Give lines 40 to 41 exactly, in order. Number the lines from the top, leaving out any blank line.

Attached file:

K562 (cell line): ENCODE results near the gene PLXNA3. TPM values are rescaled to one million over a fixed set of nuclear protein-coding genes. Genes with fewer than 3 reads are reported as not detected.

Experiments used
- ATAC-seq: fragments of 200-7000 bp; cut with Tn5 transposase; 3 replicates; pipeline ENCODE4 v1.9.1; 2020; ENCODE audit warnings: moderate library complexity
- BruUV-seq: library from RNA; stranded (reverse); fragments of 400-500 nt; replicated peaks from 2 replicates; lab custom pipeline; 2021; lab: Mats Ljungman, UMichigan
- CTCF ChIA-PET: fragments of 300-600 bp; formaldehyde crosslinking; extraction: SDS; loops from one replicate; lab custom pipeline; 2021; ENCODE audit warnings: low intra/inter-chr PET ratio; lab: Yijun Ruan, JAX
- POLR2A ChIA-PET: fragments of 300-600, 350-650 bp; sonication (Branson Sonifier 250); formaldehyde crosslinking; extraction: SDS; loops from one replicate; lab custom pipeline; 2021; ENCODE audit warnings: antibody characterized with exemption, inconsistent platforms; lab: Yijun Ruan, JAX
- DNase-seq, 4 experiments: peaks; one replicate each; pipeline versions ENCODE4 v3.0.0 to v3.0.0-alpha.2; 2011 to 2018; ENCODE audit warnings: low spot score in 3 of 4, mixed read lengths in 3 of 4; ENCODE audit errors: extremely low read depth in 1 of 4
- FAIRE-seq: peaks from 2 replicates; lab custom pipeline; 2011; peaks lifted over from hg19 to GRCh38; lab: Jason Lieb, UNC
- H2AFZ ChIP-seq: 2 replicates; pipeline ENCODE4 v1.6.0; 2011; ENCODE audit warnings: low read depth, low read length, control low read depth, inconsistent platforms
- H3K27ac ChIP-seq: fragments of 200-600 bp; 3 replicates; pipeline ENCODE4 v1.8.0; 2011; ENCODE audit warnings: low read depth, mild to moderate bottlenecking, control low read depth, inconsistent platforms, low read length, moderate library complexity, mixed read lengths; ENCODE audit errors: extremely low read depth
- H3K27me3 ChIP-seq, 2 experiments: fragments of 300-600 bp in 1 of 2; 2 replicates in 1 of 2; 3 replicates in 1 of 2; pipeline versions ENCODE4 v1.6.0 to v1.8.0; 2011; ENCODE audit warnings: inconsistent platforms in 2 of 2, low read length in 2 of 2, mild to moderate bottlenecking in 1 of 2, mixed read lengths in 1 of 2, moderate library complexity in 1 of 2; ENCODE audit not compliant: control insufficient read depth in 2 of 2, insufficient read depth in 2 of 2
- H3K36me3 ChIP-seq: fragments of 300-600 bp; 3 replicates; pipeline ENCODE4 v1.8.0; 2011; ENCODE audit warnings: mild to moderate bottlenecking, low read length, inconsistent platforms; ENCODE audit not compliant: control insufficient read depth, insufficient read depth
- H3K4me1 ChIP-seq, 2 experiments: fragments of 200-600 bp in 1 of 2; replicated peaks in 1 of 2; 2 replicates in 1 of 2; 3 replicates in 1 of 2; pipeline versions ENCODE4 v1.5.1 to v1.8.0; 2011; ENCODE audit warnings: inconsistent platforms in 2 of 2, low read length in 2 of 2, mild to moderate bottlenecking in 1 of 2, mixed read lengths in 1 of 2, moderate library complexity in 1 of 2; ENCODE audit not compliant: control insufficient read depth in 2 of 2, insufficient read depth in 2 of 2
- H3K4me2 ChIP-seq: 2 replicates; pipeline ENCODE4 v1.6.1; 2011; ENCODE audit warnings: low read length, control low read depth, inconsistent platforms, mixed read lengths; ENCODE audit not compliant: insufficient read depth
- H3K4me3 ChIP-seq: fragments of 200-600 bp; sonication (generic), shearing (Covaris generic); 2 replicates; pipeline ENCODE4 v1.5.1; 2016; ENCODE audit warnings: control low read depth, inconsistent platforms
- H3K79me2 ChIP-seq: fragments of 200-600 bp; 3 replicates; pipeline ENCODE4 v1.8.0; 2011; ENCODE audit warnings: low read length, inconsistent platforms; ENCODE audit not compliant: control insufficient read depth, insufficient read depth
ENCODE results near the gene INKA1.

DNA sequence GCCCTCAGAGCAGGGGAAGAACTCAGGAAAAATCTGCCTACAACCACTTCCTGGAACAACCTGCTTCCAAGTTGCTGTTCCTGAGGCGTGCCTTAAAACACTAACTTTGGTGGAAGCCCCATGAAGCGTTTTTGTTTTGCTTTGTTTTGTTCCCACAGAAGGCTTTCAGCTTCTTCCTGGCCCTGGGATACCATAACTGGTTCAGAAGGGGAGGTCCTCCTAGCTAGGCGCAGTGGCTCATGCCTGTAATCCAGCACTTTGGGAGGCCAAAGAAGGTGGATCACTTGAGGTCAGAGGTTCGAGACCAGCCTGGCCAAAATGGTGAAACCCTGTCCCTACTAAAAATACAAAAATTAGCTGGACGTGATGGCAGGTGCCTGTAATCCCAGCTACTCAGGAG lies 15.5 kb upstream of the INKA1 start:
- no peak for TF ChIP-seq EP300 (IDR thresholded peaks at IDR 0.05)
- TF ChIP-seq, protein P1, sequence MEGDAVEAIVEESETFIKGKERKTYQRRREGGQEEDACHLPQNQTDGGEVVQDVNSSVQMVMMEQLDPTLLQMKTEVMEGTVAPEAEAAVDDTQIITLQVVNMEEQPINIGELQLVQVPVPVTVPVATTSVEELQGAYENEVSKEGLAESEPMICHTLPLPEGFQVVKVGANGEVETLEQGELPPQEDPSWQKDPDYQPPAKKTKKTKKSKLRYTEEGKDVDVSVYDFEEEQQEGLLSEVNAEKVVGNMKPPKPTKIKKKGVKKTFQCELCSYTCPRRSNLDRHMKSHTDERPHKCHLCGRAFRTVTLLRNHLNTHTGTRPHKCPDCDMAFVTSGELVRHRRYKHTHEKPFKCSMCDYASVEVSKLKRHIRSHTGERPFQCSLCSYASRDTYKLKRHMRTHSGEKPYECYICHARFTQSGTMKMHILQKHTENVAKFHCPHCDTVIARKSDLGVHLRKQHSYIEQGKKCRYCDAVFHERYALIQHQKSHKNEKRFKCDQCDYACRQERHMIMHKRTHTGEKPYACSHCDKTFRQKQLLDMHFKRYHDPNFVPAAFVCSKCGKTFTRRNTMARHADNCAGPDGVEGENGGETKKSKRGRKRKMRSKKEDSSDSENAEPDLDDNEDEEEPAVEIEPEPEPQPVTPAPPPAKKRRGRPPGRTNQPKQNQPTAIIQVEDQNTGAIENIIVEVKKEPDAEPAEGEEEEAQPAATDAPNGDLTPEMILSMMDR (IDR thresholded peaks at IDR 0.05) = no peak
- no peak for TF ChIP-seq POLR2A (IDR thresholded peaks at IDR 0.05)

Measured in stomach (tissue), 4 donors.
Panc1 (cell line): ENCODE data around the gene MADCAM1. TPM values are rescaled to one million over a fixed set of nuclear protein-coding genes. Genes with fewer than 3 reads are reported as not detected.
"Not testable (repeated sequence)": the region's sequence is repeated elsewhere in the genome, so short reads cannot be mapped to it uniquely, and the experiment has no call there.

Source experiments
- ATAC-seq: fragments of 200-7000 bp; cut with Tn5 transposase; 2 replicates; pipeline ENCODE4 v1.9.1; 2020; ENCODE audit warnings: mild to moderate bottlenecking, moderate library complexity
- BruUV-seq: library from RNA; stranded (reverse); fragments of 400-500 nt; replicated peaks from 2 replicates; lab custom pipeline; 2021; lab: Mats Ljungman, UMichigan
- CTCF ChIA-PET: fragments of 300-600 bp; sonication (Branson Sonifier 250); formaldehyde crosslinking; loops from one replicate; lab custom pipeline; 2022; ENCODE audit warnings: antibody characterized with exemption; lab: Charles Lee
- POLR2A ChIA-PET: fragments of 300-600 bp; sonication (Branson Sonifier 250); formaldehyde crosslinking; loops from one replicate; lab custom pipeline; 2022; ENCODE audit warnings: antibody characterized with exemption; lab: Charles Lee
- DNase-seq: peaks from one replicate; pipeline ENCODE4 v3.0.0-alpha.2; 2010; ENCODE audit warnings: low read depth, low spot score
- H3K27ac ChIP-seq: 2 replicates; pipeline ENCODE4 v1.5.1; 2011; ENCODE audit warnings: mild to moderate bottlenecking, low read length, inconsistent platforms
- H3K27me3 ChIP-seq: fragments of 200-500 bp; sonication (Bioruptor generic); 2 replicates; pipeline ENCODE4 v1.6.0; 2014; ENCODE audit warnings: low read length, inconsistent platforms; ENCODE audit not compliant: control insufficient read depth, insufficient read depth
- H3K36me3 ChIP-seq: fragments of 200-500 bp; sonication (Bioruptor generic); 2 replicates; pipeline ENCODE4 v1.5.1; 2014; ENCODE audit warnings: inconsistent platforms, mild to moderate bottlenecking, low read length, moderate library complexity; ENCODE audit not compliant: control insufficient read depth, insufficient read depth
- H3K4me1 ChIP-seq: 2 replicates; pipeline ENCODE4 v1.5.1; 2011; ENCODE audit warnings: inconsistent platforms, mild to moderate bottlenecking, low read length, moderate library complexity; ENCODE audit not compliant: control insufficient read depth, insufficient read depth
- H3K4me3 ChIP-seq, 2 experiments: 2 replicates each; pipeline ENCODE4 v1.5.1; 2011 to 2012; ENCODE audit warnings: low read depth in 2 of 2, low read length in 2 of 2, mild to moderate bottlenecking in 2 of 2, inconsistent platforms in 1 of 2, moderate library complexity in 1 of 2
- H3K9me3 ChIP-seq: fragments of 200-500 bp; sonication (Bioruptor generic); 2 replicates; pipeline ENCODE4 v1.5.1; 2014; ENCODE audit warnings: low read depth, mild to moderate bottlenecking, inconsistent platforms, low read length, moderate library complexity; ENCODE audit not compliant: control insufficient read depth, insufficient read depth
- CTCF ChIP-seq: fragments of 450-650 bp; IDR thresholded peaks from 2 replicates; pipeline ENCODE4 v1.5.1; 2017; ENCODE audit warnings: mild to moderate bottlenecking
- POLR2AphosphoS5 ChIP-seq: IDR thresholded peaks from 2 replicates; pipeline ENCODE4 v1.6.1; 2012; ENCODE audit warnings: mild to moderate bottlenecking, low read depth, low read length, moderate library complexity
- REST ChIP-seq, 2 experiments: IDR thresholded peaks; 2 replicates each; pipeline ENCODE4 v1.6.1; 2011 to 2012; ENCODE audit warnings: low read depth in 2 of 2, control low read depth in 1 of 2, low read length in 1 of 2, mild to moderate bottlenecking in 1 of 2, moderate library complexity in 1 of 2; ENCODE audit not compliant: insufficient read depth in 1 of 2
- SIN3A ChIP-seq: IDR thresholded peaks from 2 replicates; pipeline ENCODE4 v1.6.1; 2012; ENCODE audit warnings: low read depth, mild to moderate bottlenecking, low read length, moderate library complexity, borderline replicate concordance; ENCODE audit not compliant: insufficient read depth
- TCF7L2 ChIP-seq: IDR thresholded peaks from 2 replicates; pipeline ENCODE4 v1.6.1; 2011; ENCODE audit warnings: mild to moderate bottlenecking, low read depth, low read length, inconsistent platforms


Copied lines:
- SIN3A ChIP-seq: IDR thresholded peaks from 2 replicates; pipeline ENCODE4 v1.6.1; 2012; ENCODE audit warnings: low read depth, mild to moderate bottlenecking, low read length, moderate library complexity, borderline replicate concordance; ENCODE audit not compliant: insufficient read depth
- TCF7L2 ChIP-seq: IDR thresholded peaks from 2 replicates; pipeline ENCODE4 v1.6.1; 2011; ENCODE audit warnings: mild to moderate bottlenecking, low read depth, low read length, inconsistent platforms